Don’t Take It Personally 

It can be very easy to take things personally. This stems from how some people see the work they do, professionally or not, as a part of who they are. The criticism is being directed at the work you’re doing, not yourself, so it’s important to separate yourself from your work. The errors that you might’ve created don’t reflect who you are as a human being. The critic sees you as their equal and only wants to help you improve, and you should use this opportunity to do so. 

Apologise and Be Gracious 

This may sound like an oddity, but depending on how badly things have occurred, an apology is important if a situation has gone awry. Apologising may be a difficult thing to do but it is key to showing empathy and that you can accept responsibility for your actions and are not avoiding doing so. 

Another thing you should also do when receiving criticism is showing that you appreciate your peer’s words. By being grateful to hear what they have to say, it will help you calm yourself in contrast to your prior reactions to previous criticisms so you can adapt to this new behaviour. Remember, it’s not just you who might be the uncomfortable one in this situation, as your peer might feel the same way having to issue it. You should be thankful for their honesty if they’re wishing to be constructive, while also making it clear that you’re going to use this opportunity to improve yourself not just in this instance, but for the future.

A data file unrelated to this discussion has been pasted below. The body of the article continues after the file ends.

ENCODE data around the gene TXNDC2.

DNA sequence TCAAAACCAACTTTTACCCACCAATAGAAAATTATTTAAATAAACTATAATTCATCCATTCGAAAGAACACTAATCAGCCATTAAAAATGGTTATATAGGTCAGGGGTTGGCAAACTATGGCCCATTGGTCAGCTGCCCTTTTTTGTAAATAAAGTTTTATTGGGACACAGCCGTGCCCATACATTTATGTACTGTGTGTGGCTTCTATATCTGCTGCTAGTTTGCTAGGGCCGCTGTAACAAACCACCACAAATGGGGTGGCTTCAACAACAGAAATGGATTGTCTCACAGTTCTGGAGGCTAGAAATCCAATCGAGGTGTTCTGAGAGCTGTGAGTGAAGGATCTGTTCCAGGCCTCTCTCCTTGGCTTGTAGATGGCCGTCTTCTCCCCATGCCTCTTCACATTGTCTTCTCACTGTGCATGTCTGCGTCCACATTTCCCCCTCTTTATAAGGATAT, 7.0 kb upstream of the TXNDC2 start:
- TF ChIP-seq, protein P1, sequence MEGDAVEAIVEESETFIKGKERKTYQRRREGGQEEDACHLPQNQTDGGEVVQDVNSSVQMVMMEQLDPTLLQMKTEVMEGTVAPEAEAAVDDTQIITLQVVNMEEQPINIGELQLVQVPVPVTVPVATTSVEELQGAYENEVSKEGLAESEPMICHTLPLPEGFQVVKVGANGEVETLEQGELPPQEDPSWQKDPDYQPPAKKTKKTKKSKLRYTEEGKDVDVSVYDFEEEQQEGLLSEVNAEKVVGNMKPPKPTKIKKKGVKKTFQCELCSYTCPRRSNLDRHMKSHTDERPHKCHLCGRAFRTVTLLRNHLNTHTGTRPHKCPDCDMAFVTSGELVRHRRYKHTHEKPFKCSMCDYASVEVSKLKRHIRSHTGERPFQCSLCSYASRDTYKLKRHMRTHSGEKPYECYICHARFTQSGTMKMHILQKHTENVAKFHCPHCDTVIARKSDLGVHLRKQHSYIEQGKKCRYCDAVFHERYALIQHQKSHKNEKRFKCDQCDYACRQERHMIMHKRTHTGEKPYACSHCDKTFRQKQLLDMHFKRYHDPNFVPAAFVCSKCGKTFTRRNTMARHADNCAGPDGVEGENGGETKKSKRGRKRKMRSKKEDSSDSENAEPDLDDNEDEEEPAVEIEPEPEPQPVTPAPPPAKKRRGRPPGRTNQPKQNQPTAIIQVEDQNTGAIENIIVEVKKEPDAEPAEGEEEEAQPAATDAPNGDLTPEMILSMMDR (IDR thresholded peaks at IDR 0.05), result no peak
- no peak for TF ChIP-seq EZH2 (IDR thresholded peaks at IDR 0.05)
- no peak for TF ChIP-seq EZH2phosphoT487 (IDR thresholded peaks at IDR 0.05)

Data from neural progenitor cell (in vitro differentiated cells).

Share It 

Talking is a very good way to relieve yourself of any worries or stresses you might have. You might be wondering if the criticism you’ve received is fully deserved or not, and if you’re normally rather sensitive, the best thing to do is to relay the words to another person for a second opinion. They could be another colleague, an advisor, or some form of mentor you have. Whether they agree with the criticism or not, it will provide you with closure and a sound mind, allowing you to determine where to go next. 

In Short 

It’s essential that you are careful with your reaction when you receive criticism, as a less than calm and civilised response shows a lack of professionalism that could affect your credibility. You need to listen closely to what you’ve been told and observe where you went wrong. You mustn’t take it on a personal level, as the work you do does not reflect who you are as a person. 

When responding to any critical feedback, you should apologise if it’s caused harm and be thankful that the person speaking to you was honest. Make it clear you’re going to use it to help you improve yourself for the future. If need be, share any criticism with someone you know to see if they agree with it, then decide where to go from there. 

Criticism exists. There’s no way to escape it. The only thing you can do is accept that it’ll always be there as a way to teach you on how to be better than before. We all want to improve. 

This article was thoroughly researched with the intent of helping those who wish to handle criticism better. These were only five tips, so if you wish to have more advice relating to this topic, contact us at Ceed today.